There was another "Bernie Madoff Auction" in Syracuse, New York on Monday -- but the man running the sale couldn't guarantee that any of the items actually belonged to the disgraced financier or victims of his Ponzi scheme, prompting a spokesperson for the Better Business Bureau to call the auction itself a "scam."
Similar auctions have been held across the Eastern U.S., most, like the Syracuse auction, arranged by Atlanta-based Southern Star Auctioneers and affiliated companies.
"If a business advertises itself as a 'Bernie Madoff Auction,' but doesn't have any Bernie Madoff items, then I would call that a scam," Alison Southwick, national media relations manager for the Better Business Bureau, told ABC News.
According to Southern Star's John Schmidt, manager of the Syracuse auction, his company works with Madoff victims who are looking to liquidate their belongings. "They'll bring us their items that they have purchased and say, 'Well, I need to get some money back because I got screwed over in the Bernie Madoff scandal, can you help me?'" Schmidt told Syracuse ABC affiliate WSYR-TV.
But Schmidt couldn't name one item at the sale that belonged to Madoff or his victims. According to Schmidt, his firm is unable to provide such information because it doesn't do an inventory after every sale.
Schmidt told WSYR that to ensure the Madoff items are legitimate, his company requires the seller to sign a document verifying their authenticity. But Schmidt could not produce an example of such a document in Syracuse, saying he did not have one with him.
During and after the auction, which lasted from 11 a.m. to 2 p.m., a reporter for WSYR asked several attendees if there had been any Madoff-related items for sale, or if the auctioneer had indicated that any of the items came from Madoff victims. No one reported seeing or hearing about any such items.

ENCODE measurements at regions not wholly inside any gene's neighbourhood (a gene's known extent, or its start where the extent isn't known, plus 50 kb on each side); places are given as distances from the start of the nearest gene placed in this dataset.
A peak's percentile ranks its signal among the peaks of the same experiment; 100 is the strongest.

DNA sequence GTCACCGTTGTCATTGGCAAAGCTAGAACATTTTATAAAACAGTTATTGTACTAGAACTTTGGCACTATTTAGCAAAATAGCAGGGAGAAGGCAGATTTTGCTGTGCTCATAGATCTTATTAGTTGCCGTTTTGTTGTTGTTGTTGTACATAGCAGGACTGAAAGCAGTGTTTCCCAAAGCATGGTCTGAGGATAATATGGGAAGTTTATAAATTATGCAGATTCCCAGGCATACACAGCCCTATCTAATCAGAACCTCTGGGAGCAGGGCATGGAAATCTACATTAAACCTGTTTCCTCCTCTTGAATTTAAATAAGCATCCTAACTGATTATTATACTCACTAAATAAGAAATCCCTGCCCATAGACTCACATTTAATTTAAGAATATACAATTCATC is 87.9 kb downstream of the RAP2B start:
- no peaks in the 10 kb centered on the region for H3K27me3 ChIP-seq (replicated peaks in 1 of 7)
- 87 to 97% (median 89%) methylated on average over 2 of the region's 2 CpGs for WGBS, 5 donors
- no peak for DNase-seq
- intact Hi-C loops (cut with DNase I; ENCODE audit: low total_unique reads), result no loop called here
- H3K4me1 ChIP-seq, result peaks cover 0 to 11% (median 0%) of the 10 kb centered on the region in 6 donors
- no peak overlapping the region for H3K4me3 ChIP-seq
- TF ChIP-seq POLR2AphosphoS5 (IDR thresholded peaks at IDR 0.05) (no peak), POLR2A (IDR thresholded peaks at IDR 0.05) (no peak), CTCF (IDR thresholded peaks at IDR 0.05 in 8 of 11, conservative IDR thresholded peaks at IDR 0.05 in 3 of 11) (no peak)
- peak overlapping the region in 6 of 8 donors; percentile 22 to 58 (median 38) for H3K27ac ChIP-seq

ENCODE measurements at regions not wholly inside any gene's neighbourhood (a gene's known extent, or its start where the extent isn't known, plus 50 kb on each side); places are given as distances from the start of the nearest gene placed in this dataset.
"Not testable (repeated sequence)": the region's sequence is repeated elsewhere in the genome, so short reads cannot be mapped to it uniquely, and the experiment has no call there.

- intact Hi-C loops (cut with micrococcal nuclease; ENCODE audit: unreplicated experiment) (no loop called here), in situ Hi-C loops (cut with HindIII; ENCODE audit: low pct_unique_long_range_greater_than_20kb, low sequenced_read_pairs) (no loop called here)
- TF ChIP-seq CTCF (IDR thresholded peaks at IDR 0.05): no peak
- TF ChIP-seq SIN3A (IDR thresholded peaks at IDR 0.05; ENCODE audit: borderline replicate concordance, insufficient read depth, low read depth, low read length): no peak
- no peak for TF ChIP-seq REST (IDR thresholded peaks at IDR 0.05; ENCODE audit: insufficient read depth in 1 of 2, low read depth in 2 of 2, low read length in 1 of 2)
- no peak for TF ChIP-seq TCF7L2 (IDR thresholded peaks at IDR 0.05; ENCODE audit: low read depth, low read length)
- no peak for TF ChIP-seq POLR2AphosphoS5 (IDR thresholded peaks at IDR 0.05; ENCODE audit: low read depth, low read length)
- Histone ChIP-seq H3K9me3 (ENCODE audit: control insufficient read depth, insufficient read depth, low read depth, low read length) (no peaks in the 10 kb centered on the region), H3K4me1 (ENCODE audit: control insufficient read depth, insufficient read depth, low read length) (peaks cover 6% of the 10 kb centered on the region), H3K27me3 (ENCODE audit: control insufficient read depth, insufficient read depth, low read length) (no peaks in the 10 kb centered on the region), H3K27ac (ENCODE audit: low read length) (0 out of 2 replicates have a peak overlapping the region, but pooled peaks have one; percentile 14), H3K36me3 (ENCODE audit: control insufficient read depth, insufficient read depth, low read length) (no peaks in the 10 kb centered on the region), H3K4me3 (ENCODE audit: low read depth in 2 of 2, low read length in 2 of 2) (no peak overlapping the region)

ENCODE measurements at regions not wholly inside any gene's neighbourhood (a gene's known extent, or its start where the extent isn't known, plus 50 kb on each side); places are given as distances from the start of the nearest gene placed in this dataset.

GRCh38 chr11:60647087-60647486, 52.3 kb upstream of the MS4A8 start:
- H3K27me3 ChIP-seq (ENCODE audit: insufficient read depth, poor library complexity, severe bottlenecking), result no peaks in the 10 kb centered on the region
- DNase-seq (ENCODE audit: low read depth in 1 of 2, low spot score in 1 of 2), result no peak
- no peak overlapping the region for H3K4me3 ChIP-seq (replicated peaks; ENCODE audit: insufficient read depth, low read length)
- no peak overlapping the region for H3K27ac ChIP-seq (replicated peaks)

WSYR reported that the New York Attorney General's office is looking into the auctions, and that investigators had attended the auction.
Similar Madoff auctions were held in Memphis, Tennessee on Saturday, and in Nashville on Sunday. Schmidt told WSYR that he had held an auction in Pennsylvania last week.
In the cities where its "Bernie Madoff" auctions are held, Southern Star typically takes out advertisements in local newspapers with the heading "Bernie Madoff Auction." The ads are stickers slapped on the front page of the paper, and include the claim that the auction is "Due to the Losses Caused by Bernie Madoff," as well as a list of the luxury items for sale, like artwork by Peter Max, Salvador Dali, and Norman Rockwell, Rolex watches and other "flashy items."
The language of the sticker affixed to the Syracuse Post-Standard says, in garbled English, that the items were "duly instructed by Millionaire's estate as well as other prominent traders" and says "Seized assets and general order merchandise will be auctioned off to the highest bidder to recover losses from Ponzi scheme." At the bottom, however, in fine print, it notes "Items available for sale did not belong to Bernie Madoff."
"The fine print doesn't always get you off the hook," said Southwick. "If enough people are getting misled, the fine print is too fine."